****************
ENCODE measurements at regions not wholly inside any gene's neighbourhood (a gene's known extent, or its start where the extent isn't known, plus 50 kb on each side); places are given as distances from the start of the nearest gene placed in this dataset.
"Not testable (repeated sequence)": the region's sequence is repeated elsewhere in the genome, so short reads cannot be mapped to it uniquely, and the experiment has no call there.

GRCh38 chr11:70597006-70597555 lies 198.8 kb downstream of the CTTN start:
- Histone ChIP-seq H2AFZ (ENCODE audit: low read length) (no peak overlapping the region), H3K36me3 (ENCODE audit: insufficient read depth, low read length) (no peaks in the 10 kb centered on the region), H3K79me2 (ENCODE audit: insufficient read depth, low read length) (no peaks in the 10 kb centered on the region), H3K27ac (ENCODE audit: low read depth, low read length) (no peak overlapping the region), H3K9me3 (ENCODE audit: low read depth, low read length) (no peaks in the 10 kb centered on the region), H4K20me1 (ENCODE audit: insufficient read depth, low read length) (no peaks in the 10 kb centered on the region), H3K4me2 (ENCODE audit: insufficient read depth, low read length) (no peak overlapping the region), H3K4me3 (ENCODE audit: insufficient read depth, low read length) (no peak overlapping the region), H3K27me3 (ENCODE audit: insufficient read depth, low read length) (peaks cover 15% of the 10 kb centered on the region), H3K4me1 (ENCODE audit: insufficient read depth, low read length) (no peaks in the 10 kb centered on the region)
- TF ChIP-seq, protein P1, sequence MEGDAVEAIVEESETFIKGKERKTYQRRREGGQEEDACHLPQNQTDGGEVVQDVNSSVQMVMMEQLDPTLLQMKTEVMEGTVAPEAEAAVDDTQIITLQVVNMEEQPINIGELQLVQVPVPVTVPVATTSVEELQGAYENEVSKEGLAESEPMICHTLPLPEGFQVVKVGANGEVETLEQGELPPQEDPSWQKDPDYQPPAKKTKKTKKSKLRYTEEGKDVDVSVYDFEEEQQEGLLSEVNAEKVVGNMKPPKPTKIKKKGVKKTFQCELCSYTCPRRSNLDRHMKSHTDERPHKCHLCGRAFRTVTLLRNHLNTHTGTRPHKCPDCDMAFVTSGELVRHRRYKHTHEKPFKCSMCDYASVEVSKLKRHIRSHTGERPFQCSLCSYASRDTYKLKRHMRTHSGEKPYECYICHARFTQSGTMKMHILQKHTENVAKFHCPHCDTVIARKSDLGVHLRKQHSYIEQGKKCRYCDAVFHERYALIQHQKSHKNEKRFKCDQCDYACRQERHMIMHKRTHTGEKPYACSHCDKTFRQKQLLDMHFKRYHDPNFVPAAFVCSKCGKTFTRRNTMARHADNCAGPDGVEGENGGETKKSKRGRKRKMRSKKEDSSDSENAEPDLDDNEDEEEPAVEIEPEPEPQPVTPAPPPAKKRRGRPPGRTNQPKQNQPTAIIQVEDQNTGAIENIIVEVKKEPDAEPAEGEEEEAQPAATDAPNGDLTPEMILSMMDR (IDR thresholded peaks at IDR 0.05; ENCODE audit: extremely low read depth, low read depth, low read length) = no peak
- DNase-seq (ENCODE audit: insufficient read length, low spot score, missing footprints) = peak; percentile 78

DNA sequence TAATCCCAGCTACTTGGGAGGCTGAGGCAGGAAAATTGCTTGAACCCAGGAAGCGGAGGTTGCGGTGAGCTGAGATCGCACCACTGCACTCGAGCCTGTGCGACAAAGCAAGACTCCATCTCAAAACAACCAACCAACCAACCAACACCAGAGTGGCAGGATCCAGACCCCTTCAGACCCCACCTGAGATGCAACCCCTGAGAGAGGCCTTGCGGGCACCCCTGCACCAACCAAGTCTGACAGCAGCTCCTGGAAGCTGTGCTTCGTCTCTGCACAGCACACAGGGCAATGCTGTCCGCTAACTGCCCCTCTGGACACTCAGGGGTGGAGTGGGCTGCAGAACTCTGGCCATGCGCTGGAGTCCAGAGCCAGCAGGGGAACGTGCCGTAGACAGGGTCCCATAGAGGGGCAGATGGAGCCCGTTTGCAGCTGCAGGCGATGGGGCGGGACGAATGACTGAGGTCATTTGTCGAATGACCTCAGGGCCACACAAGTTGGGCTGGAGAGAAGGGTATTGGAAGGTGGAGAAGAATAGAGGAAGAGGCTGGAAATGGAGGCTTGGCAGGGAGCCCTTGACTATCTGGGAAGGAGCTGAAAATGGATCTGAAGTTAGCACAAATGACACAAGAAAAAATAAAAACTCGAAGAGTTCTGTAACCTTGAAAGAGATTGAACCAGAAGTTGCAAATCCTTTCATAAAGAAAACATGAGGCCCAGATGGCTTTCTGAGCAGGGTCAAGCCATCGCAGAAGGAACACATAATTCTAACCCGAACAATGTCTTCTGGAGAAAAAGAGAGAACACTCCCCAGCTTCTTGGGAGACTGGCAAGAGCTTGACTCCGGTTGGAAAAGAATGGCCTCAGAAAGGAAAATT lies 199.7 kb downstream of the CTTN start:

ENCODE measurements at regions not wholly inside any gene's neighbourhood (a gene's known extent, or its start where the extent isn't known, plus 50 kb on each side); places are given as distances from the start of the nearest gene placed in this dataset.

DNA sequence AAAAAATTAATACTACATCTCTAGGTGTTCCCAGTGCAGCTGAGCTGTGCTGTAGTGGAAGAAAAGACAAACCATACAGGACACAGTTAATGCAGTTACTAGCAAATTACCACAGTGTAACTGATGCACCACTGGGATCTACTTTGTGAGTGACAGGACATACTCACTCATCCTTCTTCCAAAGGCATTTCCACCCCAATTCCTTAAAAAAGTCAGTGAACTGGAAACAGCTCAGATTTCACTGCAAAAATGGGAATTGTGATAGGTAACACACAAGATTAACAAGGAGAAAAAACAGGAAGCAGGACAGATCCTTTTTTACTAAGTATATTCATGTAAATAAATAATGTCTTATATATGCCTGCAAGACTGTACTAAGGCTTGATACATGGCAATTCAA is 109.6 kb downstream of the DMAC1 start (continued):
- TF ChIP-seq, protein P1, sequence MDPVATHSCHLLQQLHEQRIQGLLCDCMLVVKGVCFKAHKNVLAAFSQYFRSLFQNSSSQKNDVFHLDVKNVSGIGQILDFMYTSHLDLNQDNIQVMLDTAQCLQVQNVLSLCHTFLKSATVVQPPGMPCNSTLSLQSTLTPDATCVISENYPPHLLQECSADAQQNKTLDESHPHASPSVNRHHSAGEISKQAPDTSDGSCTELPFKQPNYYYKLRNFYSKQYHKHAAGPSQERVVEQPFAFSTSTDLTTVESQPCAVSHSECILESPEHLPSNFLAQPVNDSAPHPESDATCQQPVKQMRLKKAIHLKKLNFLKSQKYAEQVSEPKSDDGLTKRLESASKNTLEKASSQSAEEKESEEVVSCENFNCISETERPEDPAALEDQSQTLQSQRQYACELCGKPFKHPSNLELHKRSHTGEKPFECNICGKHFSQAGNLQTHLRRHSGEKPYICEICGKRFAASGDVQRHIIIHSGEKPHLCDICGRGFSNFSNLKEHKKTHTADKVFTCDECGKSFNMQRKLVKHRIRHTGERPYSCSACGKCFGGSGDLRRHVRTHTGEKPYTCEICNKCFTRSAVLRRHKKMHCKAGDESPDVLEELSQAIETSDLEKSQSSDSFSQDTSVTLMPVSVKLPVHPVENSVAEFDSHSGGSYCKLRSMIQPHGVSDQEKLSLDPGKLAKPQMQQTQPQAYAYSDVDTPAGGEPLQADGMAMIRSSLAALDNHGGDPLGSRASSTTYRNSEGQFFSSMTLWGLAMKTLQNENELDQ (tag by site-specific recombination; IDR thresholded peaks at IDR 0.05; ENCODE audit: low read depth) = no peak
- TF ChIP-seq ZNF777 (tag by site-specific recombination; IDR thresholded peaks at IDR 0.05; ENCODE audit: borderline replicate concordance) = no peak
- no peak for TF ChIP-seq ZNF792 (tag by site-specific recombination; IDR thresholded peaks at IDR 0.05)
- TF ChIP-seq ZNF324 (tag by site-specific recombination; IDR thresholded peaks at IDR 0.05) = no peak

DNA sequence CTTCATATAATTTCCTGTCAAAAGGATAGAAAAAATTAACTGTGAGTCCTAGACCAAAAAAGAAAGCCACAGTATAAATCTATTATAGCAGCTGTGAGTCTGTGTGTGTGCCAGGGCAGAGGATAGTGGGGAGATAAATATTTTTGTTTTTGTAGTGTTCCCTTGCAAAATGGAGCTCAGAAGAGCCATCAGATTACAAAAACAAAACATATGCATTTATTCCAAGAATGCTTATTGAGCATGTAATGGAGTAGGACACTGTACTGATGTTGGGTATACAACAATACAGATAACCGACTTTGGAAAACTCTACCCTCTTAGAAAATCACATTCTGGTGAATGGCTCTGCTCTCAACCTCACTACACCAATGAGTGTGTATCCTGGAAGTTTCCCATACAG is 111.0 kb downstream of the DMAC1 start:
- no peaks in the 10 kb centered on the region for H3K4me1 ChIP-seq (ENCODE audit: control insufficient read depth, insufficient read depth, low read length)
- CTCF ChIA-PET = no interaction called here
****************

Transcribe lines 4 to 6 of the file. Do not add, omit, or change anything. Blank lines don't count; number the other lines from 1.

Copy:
- Histone ChIP-seq H2AFZ (ENCODE audit: low read length) (no peak overlapping the region), H3K36me3 (ENCODE audit: insufficient read depth, low read length) (no peaks in the 10 kb centered on the region), H3K79me2 (ENCODE audit: insufficient read depth, low read length) (no peaks in the 10 kb centered on the region), H3K27ac (ENCODE audit: low read depth, low read length) (no peak overlapping the region), H3K9me3 (ENCODE audit: low read depth, low read length) (no peaks in the 10 kb centered on the region), H4K20me1 (ENCODE audit: insufficient read depth, low read length) (no peaks in the 10 kb centered on the region), H3K4me2 (ENCODE audit: insufficient read depth, low read length) (no peak overlapping the region), H3K4me3 (ENCODE audit: insufficient read depth, low read length) (no peak overlapping the region), H3K27me3 (ENCODE audit: insufficient read depth, low read length) (peaks cover 15% of the 10 kb centered on the region), H3K4me1 (ENCODE audit: insufficient read depth, low read length) (no peaks in the 10 kb centered on the region)
- TF ChIP-seq, protein P1, sequence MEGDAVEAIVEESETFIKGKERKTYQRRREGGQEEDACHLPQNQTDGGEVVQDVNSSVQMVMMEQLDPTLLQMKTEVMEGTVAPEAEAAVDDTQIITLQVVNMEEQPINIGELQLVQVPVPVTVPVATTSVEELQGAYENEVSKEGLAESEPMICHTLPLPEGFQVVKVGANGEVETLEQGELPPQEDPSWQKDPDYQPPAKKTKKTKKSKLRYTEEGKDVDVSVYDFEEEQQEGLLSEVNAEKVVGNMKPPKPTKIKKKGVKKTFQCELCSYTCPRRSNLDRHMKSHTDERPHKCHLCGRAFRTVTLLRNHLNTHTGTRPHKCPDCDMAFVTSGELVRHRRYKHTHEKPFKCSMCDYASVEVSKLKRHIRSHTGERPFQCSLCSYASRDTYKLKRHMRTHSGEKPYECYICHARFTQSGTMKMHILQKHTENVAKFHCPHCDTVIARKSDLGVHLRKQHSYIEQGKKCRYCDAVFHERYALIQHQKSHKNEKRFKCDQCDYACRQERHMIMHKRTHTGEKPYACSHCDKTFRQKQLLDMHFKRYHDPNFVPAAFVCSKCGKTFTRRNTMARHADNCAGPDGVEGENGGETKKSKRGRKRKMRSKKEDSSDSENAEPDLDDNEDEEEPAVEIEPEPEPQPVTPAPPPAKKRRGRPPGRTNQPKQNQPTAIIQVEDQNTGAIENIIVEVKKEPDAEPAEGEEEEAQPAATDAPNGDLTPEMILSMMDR (IDR thresholded peaks at IDR 0.05; ENCODE audit: extremely low read depth, low read depth, low read length) = no peak
- DNase-seq (ENCODE audit: insufficient read length, low spot score, missing footprints) = peak; percentile 78